An Analysis of Lisel Mueller’s “Hope”
Sometimes we are not aware of what we have in front of our eyes. Feelings can be illustrated in the most unexpected places, and at the most unexpected times. Hope is not an exception, it is felt and other times seen. We tend to take for granted what we see on a daily basis. We are even accustomed just to observe rather than look, and that is where we need to focus the most. As a result of the loss of her mother and, Muller influenced her writing by always describing deep and powerful emotions. In Lisel Mueller poem “Hope”, Mueller claims that such a strong feeling like hope can be found everywhere if we focus on what is in front of our eyes.
Mueller begins by describing places where we can find hope. When referring to hope, the author actually uses verbs to personify the word and the actual feeling. When Mueller writes “It hovers in dark corners before the lights are turned on,” she is giving hope life by using “hovers” (lines 1-2). She is trying to express that hope is within us even before we believe it is. Also, dark can be associated with moment when we are about to give up, and the light would be the hope that has been hidden. After reading those lines we can infer that Muller is truly devoted of hope.
The author continues to emphasize the power of hope and how strong it is. When Mueller writes “[…] it shakes sleep from its eyes and drops from mushroom gills” meaning that hope makes you see things clearly and encourages to continue. Mueller uses mushrooms gills as a metaphor to demonstrate reproduction and growth (lines 3-4).
In addition, Mueller focuses on nature to show that life continues with hope. When she writes “it explodes in the starry heads of dandelions turned sages” making the inference to nature again with “starry heads of dandelions” (lines 5-6). This means that we can even find hope in simplicity, and gives the message to continue developing such a virtue like hope.
Mueller continues with metaphors referring to nature when she writes “[…] it sticks to the wings of green angels that sail from the tops of maples.” In this sentence nature would be the “green angels” since when we think about nature the first color that comes up to our mind is green. Deeper than that Mueller is giving life to hope by saying that “it sticks” because hope is not something that you can actually stick to anything (7).
In the second stanza, the author remains with the nature essence. When Mueller writes “[…] It sprouts in each occluded eye of the many-eyed potato,” it may not make sense for everyone. Analyzing that sentence it is demonstrating that for a person who grows potatoes for a living it could be a tremendous demonstration of hope that the crops were grown (lines 9-10). Mueller wants the audience to understand that everything is based on perspective.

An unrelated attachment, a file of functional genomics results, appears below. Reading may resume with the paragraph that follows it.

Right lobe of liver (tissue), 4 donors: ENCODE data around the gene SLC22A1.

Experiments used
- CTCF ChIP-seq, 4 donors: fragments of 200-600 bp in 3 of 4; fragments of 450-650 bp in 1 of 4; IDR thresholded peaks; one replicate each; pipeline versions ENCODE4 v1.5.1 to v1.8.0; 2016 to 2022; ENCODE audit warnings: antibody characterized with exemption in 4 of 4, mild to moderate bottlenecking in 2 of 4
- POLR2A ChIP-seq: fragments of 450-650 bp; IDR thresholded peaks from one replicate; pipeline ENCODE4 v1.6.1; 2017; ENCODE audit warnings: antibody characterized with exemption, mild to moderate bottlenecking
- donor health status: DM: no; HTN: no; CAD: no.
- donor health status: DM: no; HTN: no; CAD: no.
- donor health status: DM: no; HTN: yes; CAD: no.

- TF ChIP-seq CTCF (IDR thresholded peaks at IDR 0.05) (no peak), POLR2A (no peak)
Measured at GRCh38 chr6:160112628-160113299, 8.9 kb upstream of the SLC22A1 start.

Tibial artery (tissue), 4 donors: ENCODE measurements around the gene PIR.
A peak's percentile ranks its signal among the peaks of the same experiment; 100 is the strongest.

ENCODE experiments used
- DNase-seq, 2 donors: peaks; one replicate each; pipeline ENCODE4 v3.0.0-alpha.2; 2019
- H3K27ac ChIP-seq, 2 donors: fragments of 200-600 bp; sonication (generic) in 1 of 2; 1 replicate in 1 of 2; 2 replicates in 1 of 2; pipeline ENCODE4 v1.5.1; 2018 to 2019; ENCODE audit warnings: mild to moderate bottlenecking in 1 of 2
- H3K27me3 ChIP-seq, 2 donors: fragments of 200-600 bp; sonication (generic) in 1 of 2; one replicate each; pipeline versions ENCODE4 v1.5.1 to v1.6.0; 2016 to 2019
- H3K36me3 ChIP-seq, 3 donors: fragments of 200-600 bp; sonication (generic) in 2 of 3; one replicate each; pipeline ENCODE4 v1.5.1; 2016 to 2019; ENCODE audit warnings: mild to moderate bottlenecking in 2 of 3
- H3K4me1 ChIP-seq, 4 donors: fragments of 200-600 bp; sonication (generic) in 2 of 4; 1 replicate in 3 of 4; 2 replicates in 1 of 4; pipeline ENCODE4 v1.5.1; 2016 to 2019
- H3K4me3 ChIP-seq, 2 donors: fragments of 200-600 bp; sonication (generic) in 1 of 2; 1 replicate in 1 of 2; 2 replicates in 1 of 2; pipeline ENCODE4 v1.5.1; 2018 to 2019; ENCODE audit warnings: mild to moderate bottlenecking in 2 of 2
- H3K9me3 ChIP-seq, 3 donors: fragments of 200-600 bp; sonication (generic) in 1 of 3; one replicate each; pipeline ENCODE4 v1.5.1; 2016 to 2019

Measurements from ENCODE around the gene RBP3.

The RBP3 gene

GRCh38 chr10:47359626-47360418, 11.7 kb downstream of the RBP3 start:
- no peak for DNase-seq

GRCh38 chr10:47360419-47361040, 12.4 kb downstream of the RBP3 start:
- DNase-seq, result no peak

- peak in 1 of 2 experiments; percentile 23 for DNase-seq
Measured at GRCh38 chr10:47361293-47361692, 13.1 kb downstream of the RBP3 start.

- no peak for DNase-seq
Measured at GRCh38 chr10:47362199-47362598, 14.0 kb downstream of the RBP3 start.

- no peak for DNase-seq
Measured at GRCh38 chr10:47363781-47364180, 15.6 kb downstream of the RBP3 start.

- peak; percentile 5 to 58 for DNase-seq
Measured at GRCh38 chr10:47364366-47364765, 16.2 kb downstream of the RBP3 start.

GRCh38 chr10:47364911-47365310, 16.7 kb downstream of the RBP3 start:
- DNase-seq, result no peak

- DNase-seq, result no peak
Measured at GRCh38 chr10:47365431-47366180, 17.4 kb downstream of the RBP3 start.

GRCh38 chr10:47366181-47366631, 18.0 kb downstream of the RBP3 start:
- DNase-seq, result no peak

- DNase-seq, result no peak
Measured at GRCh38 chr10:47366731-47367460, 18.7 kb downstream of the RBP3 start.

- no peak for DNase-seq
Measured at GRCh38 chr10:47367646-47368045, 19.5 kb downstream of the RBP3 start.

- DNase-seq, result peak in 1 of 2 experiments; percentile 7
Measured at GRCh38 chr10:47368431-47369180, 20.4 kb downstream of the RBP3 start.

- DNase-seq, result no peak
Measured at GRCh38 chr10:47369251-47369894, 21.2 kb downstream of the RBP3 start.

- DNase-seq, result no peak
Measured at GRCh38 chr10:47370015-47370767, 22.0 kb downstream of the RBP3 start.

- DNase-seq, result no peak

Hope is tremendously powerful when we need to take a little step forward. Mueller writes “[…] it lives in each earthworm segment surviving cruelty,” we can relate the word “cruelty” with moments of sadness, and the “earthworm” with any living specie like any of us (lines 11-12). These lines make us believe even more in hope, and that it is inside all of us with the difference that some persons only grapple in hope when they need it.
Mueller remains focused on nature and living things in the rest of the stanza. The author showcases hope by comparing it with a dog and its behavior writing “[…] it is the motion that runs from the eyes to the tail of a dog,” As we know, that is truly a common action in any pet, meaning that hope is shown in the connection of our mind and body (13-14). Also, hope is what we are initially made of. When Mueller writes “[…] it is the mouth that inflates the lungs the child that has just been born.” Reminding us that for us to be alive right now, we are an actual result of the hope our parents believed on (15-16). From the moment we are born, the truly meaning of hope is shown.
When hope comes to personal beliefs, it is impossible not to rely on it. Mueller writes “[…] It is the singular gift we cannot destroy in ourselves,” to focus on the fact that we are born with hope and we are a result for it. Therefore, we are not able to change or “destroy” that (17-18). The author encourages us to continue believing in hope by saying “[…] the argument that refutes death,” meaning that hope is not exactly what would make us think to give up (19-20). Conversely, if we have hope within us there is nothing stoppable.
We all have heard hope when we go to church and sometimes it may not sound relevant. For Mueller it is exactly the opposite, when she writes “[…] the genius that invents the future, all we know of God.” Making a biblical allusion to refer to the creator of hope, which is God and everything we ask to him in someway it is connected to hope (21-22).
To sum up, for Mueller hope is “[…]It is the serum which makes us swear not to betray one another;” making the inference of swear meaning again what we are taught in church and the ways we know when we are failing “betray” our belief in hope (23-24). Mueller finishes the poem writing “[…] it is in this poem, trying to speak.” (25). Even with words we can express hope and that is what Mueller wanted the audience to emphasize on.
Mueller’s poem leaves everyone with the need of looking inside of us and recall whether we truly believe in hope. She wants us to know if it is really within us. Sometimes we blind ourselves with what is perfectly illustrated in front of us. Mueller’s poem “Hope” gives us the opportunity to change our lives with a feeling as simple as hope is. Hope can be simple but at the same time so powerful for those who look on the right place.
Mueller, Lisel. “The Writer’s Almanac for April 4, 2017.” The Writer’s Almanac with
Garrison Keillor, www.writersalmanac.org/index.html?p=9768.html.
“The Poetry of Lisel Mueller.” Literary Cavalcade, vol. 51, no. 3, Nov. 1998, p.